Dec 04, 2022  
2021-2022 Graduate Bulletin 
2021-2022 Graduate Bulletin [ARCHIVED CATALOG]

Physics, MS

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The Department of Physics and Astronomy offers courses and research opportunities leading to the M.S. and Ph.D. degrees in the areas of astronomy and astrophysics, atomic and molecular physics, low and intermediate energy nuclear physics, condensed matter physics, and particle physics. More detailed descriptions of each of these options is available at

Opportunities exist for experimental, theoretical, and computational, and observational research. Excellent laboratory facilities and library materials are available. Major facilities located within the Department are the six million volt Van de Graaff accelerator and the Center for Advanced Materials. Computational resources include the Lipscomb HPC cluster and access to XSEDE, NERSC, TACC, JLab and BNL. The Department is active in research at many national laboratories, including Jefferson Lab (Virginia), Oak Ridge National Lab (Tennessee), Los Alamos National Lab (New Mexico), Argonne National Lab. (Illinois), Brookhaven National Lab (New York), Triangle Universities Nuclear Lab (North Carolina), National High Magnetic Field Facility (Florida), and Lawrence Berkeley Lab (California) as well as international laboratories including Paul Scherrer Institute (Switzerland), TRIUMF (Vancouver), and MAX-lab (Sweden). In astronomy our students conduct research at facilities including the National Radio Astronomy Observatory (West Virginia), Arecibo Observatory (Puerto Rico), Kitt Peak National Observatory (Arizona), McDonald Observatory (Texas), and the Hubble Space Telescope, and participate in collaborations including Sloan Digital Sky Survey-IV (SDSS-IV) and the Large Synoptic Survey Telescope (LSST). Such activities expose our graduate students to state-of-the-art instrumentation and world-class researchers.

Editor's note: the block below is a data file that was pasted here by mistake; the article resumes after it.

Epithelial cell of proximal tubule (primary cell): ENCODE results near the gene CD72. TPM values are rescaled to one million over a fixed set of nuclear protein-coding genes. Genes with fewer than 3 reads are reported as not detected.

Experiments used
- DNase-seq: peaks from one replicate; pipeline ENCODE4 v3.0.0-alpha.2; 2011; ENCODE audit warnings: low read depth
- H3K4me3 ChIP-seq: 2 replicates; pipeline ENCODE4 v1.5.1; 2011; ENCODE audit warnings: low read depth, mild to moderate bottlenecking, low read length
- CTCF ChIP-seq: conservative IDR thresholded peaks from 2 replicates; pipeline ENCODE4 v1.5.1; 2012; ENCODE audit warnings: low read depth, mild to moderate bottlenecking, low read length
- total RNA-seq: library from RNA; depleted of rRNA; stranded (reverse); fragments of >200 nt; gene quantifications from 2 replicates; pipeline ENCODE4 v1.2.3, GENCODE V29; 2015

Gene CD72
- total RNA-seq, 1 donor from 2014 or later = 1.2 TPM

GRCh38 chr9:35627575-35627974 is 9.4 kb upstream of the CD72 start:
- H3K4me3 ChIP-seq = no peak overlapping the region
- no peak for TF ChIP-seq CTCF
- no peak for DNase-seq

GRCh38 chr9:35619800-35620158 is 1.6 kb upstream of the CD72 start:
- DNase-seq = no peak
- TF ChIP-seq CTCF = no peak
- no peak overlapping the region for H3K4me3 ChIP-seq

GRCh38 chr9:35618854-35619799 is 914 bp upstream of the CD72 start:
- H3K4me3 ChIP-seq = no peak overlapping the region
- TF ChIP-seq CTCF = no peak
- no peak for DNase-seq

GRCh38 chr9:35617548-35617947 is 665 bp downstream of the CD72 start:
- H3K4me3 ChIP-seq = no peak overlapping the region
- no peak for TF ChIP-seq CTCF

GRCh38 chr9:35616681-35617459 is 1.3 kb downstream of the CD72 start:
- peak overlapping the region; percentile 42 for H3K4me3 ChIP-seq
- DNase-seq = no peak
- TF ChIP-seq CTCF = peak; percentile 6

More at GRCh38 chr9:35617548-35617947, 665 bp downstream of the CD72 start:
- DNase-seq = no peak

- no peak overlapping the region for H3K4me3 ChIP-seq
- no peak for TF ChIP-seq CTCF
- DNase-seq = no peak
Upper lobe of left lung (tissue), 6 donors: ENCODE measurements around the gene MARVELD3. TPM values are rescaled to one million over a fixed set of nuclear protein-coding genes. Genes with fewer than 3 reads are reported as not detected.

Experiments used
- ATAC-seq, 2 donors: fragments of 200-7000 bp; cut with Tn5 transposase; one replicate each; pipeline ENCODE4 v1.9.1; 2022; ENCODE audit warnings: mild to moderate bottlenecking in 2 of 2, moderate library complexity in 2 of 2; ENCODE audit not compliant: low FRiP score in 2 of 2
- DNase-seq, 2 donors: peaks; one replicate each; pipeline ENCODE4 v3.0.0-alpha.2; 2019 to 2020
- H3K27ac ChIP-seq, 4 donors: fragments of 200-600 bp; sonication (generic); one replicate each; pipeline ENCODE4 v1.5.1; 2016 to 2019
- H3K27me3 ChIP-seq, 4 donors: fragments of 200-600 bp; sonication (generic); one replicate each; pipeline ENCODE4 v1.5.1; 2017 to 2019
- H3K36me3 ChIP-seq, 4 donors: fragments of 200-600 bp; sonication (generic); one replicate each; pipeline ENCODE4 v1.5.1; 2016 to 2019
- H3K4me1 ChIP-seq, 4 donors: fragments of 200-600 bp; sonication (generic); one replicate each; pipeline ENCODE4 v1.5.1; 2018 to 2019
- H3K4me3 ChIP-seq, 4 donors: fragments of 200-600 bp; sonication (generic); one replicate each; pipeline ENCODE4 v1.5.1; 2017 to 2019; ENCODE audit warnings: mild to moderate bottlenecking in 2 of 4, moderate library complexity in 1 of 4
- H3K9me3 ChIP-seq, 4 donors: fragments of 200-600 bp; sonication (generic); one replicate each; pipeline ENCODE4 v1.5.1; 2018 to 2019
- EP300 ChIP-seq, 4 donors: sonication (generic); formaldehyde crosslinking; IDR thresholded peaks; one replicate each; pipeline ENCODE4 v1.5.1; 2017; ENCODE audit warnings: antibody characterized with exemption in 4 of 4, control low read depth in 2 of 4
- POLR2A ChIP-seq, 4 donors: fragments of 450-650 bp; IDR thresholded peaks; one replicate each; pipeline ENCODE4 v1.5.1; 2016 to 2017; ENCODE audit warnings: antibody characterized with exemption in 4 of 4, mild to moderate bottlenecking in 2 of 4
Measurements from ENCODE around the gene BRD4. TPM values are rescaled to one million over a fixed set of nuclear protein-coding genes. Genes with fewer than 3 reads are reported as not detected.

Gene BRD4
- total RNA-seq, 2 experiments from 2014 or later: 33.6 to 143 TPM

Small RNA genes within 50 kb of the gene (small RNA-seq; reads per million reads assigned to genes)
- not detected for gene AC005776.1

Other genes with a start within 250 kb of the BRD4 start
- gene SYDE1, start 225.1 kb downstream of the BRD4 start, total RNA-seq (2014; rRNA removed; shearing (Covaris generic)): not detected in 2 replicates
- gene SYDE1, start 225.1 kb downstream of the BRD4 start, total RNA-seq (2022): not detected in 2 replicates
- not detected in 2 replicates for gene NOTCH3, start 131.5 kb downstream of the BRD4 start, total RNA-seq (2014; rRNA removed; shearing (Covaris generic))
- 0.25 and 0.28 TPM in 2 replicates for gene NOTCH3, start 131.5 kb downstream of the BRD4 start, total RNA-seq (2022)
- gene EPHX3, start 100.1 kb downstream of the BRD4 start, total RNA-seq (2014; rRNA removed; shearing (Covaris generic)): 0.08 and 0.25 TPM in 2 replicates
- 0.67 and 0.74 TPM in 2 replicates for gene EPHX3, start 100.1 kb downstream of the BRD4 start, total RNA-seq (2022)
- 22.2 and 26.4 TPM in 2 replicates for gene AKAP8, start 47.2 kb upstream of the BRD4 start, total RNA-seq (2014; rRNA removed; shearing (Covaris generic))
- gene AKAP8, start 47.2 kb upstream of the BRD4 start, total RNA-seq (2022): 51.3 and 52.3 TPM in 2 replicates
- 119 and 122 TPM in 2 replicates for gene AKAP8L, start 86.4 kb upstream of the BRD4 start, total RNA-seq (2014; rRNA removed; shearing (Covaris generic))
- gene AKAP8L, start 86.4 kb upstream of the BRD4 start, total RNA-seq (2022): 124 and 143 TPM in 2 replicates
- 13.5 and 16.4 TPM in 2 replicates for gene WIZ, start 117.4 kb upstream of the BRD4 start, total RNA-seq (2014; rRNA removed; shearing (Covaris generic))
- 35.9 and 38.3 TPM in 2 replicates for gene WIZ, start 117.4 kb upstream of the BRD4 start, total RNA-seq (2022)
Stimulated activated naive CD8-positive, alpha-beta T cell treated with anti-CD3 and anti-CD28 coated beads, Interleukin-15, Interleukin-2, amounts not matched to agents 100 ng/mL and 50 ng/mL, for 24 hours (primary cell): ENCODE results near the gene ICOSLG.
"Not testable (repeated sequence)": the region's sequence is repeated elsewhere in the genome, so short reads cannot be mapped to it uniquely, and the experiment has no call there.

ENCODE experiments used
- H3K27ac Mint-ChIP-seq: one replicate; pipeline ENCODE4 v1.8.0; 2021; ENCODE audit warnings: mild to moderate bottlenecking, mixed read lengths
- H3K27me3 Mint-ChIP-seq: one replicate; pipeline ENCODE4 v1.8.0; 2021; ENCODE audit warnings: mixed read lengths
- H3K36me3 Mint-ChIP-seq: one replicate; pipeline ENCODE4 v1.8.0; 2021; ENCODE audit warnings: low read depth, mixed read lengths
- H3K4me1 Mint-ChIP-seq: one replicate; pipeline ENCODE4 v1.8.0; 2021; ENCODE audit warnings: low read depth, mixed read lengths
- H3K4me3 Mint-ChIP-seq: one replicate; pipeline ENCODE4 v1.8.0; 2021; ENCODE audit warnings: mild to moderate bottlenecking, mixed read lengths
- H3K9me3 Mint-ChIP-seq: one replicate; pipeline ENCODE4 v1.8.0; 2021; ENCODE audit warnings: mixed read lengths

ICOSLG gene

Admission Requirements 

In addition to the admissions requirements of the Graduate School, the Department of Physics & Astronomy requires graduate applicants to have a sound foundation in undergraduate physics. This foundation will normally include advanced courses in classical mechanics, electromagnetism and quantum mechanics. Applicants are encouraged to take the GRE physics subject exam. Applicants wishing to apply for financial aid in the form of a teaching assistantship, research assistantship or fellowship must supply letters of recommendation from three individuals familiar with their academic capabilities. Such applicants must also submit a written statement of their interests and background in physics.  

Admissions requirements are the same for the M.S. and the Ph.D. programs except that applicants for the Ph.D. must possess an interest in carrying out original research at the advanced level. 


Degree Requirements  

The M.S. program can include an emphasis on basic or applied physics or physics education, and students are encouraged to take courses in related programs that satisfy the appropriate academic objectives. Before taking the M.S. oral exam, the M.S. student must have completed (with a B average): 

Plan A (thesis): 

30 credit hours in approved graduate courses including: 

  • 16 hours of regularly scheduled courses (excludes the following course types: research, independent study, practicum, residency) 
  • 16 hours with PHY prefix (not including 768 hours)  
  • 12 hours at the 600/700 level (not including 768 hours) 
  • 2 hours of PHY 770   
  • Up to 6 hours of PHY 768  (optional) 

Plan B (non-thesis):  

30 credit hours in approved graduate courses including: 

  • 20 hours of regularly scheduled courses (excludes the following course types: research, independent study, practicum, residency) 
  • 20 hours with PHY prefix 
  • 15 hours at the 600/700 level 

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